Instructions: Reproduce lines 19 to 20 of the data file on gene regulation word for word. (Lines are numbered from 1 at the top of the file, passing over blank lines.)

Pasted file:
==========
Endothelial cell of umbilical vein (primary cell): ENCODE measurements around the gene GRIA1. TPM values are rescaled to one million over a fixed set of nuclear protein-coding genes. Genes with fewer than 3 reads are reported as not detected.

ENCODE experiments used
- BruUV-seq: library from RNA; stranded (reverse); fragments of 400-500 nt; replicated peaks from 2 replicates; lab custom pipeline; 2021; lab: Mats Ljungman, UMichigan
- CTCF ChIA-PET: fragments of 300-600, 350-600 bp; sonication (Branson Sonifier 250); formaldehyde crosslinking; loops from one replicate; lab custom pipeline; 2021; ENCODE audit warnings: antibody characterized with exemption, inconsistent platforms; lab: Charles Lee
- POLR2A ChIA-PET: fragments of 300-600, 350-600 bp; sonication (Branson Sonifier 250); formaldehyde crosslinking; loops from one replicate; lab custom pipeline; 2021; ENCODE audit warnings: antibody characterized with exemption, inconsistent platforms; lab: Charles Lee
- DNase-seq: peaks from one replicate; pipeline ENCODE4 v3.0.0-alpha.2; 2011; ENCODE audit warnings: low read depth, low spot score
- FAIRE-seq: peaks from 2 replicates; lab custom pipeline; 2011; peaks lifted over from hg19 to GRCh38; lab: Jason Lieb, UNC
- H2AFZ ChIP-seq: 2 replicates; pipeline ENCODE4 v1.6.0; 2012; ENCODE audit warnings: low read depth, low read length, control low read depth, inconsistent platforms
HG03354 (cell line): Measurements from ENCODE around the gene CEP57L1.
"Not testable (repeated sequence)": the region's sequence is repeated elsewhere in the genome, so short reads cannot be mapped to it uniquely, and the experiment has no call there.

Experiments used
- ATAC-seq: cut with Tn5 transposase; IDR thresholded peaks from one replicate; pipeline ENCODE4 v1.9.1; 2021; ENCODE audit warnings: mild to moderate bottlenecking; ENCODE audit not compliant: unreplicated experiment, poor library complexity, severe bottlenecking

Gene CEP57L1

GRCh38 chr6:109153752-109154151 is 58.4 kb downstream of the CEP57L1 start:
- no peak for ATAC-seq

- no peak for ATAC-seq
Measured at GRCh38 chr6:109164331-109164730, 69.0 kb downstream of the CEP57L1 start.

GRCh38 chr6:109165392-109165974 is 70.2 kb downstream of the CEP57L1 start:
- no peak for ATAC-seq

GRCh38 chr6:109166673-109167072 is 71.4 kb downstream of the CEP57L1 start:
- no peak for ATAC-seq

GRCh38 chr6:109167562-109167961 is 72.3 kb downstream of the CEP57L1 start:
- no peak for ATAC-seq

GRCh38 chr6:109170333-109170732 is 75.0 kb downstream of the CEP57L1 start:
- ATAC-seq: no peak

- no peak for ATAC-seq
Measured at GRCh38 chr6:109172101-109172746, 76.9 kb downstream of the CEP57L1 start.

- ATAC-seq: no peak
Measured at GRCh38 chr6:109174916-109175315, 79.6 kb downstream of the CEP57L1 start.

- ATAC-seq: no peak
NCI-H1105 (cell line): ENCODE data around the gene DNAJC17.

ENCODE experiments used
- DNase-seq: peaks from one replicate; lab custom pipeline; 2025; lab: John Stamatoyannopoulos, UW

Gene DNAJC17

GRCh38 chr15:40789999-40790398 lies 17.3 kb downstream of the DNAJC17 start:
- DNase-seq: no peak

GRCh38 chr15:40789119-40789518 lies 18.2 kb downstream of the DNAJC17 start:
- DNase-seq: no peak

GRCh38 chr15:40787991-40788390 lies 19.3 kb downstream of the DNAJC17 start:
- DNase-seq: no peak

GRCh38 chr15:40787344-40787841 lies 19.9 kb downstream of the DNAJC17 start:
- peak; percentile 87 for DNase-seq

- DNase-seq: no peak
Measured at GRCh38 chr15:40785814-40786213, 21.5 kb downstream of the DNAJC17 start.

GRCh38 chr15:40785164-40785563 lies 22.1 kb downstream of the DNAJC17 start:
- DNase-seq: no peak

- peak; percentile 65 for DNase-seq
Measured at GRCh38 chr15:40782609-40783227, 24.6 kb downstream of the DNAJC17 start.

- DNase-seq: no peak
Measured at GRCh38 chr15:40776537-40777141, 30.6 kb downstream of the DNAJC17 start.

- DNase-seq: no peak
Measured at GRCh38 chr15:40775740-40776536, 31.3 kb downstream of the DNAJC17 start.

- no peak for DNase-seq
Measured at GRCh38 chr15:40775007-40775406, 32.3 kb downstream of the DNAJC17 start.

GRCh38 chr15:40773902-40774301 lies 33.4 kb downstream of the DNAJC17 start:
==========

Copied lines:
- no peak for ATAC-seq

GRCh38 chr6:109166673-109167072 is 71.4 kb downstream of the CEP57L1 start: